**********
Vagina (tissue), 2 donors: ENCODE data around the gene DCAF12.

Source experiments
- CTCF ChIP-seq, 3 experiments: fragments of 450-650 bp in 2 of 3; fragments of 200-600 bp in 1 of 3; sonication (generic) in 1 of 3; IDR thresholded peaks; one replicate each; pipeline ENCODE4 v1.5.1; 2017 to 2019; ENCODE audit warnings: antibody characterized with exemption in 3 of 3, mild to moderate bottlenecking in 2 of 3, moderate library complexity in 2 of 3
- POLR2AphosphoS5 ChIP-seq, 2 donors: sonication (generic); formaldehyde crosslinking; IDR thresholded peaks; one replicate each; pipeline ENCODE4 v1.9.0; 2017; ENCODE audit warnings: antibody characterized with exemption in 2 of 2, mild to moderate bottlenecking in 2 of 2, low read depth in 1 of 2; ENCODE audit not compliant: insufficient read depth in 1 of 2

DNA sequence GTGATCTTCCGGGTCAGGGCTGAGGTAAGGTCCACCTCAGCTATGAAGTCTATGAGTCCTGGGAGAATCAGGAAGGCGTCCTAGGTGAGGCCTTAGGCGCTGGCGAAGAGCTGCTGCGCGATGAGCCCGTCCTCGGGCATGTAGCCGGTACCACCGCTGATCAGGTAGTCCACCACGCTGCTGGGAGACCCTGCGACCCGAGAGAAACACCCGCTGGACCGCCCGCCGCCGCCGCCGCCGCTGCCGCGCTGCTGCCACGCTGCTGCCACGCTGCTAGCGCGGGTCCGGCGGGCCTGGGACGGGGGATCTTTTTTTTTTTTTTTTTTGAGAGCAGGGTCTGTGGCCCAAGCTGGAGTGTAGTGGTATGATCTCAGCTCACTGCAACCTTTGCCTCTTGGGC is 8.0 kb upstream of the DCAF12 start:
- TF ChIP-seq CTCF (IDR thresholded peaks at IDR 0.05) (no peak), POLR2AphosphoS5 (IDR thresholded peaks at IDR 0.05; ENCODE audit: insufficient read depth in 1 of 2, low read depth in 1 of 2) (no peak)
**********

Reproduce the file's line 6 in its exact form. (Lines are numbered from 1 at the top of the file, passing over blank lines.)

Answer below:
- TF ChIP-seq CTCF (IDR thresholded peaks at IDR 0.05) (no peak), POLR2AphosphoS5 (IDR thresholded peaks at IDR 0.05; ENCODE audit: insufficient read depth in 1 of 2, low read depth in 1 of 2) (no peak)